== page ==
Iterate, iterate, iterate

Once you test your designs on users, make sure to modify your designs to incorporate the pain points you identified during your usability test. It is very difficult to get the design right the first time and iteration is a key ingredient in the design process. I’ll put it this way. If you don’t know the principle of iteration, you will not be hired. It’s that important.

Front-end Development

If you have prior programming knowledge, learning front-end development might be a great way to break into the field. Learning HTML5, CSS3, JavaScript and Bootstrap is a great way to begin.

1. Intro to HTML and CSS — Teaches you how to create a simple website

2. Responsive Web Design Fundamentals — Teaches you how to create websites that work on mobile, tablet as well as desktop devices.

Books to read

There are countless books out there but the ones I would highly recommend are

  1. The Design of Everyday Things: Revised and Expanded Edition by Don Norman. This is a must read for every aspiring designer.
  2. Don’t Make Me Think: A Common Sense Approach to Web Usability by Steve Krug. As the name suggests the book gives a practical approach to design and test your designs.

Get social

  1. Meetup — Attend some local events in your area. You can find these on no matter which country you’re from.
  2. Twitter — You might be using this for other purposes but Twitter is one of the best platforms to follow some of the best designers in the world. I follow some of my favorite designers. You can start by following the people I follow if you want.
  3. Behance — is a website where designers from all over the world share their work. Learning from looking at examples is a great way to learn.
  4. Dribbble — (Yes, with 3 ‘B’s) is another great website similar to Behance.

You will notice that different people are good at different things, such as graphic design, interaction design, fine arts, photography etc. It is important to not get intimidated by this and stick to your strengths. They too were at some point where we are right now.

Find a mentor

A mentor need not be someone who has vast experience. You just need someone to discuss about your ideas and thought process. Online platforms listed above are great ways to connect with people. Before approaching people, be clear on why you would like them to mentor you. Pick someone whom you think has a good match of interests and whom you think can point you in the right direction when required.

Create a portfolio

A portfolio is a website where you can share your projects. The purpose of this is to showcase your work so that other people can learn about your work. You would use this to apply for a job if you’re looking for one. Behance and Dribbble are great places to get started and get your work reviewed by other designers.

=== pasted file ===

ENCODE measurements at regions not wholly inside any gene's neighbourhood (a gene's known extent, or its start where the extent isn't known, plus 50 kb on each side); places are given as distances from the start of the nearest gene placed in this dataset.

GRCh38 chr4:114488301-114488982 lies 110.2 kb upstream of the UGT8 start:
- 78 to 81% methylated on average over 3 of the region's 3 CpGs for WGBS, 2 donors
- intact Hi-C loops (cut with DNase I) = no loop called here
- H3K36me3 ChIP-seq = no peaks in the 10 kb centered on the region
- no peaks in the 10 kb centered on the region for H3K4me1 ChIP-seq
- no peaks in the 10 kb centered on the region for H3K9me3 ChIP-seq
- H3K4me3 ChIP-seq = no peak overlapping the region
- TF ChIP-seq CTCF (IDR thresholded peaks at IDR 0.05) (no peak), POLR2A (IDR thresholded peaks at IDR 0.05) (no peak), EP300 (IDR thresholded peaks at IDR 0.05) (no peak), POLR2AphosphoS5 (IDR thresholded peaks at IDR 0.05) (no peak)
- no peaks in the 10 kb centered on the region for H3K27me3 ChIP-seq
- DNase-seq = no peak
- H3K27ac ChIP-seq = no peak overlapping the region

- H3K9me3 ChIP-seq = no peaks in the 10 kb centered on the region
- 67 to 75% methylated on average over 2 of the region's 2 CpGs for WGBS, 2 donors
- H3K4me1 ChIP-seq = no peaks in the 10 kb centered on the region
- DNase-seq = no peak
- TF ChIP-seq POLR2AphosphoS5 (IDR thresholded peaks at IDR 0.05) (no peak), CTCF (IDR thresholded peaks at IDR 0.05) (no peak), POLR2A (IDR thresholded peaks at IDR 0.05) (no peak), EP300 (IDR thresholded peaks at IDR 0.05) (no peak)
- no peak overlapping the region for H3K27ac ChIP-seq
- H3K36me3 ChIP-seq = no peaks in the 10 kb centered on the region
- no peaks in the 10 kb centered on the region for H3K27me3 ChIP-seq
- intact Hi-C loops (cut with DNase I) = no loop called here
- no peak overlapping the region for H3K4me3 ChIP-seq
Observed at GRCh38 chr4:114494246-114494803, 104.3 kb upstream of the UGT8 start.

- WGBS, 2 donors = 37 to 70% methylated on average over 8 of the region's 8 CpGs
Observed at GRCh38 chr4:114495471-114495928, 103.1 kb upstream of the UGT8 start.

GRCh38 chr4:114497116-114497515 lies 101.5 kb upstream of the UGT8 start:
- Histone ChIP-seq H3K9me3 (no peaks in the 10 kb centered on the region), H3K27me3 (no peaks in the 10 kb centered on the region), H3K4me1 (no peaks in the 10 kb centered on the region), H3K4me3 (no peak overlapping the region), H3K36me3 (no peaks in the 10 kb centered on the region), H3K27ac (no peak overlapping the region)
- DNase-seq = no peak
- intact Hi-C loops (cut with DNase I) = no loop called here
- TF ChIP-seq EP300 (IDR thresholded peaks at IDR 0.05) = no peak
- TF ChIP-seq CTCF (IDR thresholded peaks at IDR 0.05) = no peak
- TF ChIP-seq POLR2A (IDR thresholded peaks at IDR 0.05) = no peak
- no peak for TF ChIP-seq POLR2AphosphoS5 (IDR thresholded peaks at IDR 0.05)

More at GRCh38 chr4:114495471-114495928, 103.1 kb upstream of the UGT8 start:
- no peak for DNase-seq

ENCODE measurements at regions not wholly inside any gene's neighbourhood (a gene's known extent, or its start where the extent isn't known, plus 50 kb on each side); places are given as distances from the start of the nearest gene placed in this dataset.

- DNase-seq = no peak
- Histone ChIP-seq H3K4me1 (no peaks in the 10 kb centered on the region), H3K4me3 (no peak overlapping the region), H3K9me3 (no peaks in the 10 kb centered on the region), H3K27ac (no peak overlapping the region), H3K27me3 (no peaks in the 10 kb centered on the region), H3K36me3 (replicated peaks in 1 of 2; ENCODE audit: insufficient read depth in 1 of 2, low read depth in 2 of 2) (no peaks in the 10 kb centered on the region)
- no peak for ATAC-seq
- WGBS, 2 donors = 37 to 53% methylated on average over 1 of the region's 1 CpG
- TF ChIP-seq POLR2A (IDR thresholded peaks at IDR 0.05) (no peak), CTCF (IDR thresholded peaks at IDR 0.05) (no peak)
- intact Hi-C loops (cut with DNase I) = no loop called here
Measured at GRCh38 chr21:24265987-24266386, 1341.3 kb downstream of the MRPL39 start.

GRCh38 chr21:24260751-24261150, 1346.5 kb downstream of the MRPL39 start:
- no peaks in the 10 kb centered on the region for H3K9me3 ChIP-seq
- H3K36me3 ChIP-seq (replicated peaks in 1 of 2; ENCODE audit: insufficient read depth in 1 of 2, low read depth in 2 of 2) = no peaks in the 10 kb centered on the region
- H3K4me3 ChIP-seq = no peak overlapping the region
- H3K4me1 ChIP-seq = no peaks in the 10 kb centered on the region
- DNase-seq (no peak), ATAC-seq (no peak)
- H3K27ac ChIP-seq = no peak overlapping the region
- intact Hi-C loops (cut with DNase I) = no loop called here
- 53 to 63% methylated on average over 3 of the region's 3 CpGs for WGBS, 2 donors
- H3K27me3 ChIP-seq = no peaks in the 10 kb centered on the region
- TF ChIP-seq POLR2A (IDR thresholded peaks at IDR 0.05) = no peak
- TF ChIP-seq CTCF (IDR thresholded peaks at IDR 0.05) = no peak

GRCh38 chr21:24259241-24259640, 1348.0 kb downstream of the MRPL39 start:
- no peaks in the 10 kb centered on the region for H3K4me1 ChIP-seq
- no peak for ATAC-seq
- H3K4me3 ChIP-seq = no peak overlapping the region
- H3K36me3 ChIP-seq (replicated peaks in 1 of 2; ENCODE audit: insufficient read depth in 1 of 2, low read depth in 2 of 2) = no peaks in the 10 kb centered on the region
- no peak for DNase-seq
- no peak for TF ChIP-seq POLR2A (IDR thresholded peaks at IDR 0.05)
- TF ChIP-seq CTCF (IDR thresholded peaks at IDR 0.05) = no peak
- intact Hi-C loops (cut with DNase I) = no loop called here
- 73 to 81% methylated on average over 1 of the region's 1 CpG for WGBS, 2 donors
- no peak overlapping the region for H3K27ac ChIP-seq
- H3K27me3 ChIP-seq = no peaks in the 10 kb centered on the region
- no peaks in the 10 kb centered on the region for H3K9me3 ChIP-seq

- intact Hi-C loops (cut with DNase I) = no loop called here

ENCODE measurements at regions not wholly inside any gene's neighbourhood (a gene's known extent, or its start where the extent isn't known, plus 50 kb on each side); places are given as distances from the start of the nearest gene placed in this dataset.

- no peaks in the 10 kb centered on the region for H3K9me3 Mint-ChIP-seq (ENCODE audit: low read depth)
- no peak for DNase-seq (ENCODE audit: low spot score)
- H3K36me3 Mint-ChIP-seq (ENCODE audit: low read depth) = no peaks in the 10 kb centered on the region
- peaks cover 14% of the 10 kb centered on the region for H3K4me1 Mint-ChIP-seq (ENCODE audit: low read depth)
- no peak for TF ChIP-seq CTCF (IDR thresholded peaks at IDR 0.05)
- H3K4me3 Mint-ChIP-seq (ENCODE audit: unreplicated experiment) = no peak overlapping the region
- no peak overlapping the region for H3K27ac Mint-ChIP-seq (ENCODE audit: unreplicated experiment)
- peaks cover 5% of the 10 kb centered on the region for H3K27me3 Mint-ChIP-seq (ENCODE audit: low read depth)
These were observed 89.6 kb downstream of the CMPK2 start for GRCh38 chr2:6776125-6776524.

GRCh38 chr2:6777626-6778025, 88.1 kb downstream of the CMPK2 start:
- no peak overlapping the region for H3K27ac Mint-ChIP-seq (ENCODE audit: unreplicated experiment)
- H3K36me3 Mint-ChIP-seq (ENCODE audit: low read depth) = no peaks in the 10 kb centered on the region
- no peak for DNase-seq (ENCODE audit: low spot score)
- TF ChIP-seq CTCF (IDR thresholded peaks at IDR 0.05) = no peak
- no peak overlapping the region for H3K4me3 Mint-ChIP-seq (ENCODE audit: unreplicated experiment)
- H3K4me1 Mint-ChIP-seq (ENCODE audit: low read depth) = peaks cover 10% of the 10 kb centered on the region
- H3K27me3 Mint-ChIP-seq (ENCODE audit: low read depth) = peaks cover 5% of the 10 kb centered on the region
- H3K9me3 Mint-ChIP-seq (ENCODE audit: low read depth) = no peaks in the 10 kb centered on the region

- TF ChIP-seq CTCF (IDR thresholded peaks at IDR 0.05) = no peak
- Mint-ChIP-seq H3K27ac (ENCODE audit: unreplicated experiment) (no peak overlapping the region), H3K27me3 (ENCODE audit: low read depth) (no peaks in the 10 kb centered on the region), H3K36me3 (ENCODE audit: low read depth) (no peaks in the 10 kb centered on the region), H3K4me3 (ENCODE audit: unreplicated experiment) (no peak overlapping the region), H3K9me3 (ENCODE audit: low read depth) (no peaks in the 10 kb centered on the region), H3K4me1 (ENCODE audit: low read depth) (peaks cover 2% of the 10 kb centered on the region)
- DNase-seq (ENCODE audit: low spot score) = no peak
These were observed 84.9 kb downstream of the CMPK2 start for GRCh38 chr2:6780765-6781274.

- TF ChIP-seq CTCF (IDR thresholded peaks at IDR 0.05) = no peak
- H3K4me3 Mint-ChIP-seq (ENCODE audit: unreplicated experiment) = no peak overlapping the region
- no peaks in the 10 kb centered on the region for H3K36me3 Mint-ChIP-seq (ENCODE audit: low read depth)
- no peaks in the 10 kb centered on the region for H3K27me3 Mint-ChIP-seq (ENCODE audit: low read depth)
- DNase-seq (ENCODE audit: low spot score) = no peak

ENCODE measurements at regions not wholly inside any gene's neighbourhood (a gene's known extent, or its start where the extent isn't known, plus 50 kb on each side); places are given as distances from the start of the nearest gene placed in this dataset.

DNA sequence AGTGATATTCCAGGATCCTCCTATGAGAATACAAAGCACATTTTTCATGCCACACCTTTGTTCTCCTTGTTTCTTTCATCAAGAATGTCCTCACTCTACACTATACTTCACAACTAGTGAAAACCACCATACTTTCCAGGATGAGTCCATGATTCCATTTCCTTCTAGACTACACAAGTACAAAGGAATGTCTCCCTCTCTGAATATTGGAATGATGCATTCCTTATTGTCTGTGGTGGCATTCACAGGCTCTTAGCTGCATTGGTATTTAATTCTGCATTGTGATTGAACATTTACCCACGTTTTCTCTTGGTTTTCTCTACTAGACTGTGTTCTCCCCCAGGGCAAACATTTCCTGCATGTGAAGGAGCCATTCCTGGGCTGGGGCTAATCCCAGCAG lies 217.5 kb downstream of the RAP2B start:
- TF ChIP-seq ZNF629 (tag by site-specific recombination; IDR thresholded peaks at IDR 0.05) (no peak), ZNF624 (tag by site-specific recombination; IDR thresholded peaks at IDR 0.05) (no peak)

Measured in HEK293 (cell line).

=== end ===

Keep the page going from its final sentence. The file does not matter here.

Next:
Do these exercises

The best way to build your skills and gain experience is by working on projects. Here are some exercises to help you get started.

1. Redesign your favorite website — Share it on any social media platform and get feedback from other designers. Use this feedback to iterate over your designs. Concentrate on 2 or 3 core screens.

2. Critique a famous website — Think about what works well on the website and what doesn’t. Think about why certain things were designed a certain way and how you could improve it. It is important to observe both good designs as well as bad designs even though the latter might sometimes be easier.

3. Design a mobile app for an idea you might have — Once you are done, show off your work on your portfolio.

What will I be able to do at the end of this?

  1. Get a grasp of the design process and principles.
  2. Learn how to design user interfaces.
  3. Build a portfolio.
  4. Connect with other designers.

Most importantly, you will be able to internalize the principles of design thinking. You will be able to create well designed products to share on your portfolio.

Where do I go from here?

If you’re just getting started, there are a lot of different areas to explore. If you have started connecting with the design crowd, you would automatically discover where to go. Here are some interesting articles you can read.

  1. The Only UX Reading List Ever by Simon Pan — It’s not really the only reading list though.
  2. The Best User Experience Design Links of 2014 by Kenny Chen.

Designers have been magnanimous in the online community. Once you start learning, try to share your knowledge and offer your help to the community as well. You never know whom it might be useful for.

Similar resources

  1. How to become a UX/UI designer when you know nothing by Lindsay Norman.
  2. How To Get Started In UX Design by Matthew Magain.
  3. How to Learn UX and Get a Job by Susan Farrell and Jakob Nielsen.
  4. How to Get Started in User Experience for People I Want to Hire by Patrick Neeman.

What does design mean to you?

If you’ve read this article, feel free to leave a response - “what does design mean to you?”. Make sure you share your work with me on Twitter @_aravindravi and the rest of the design world. Happy designing!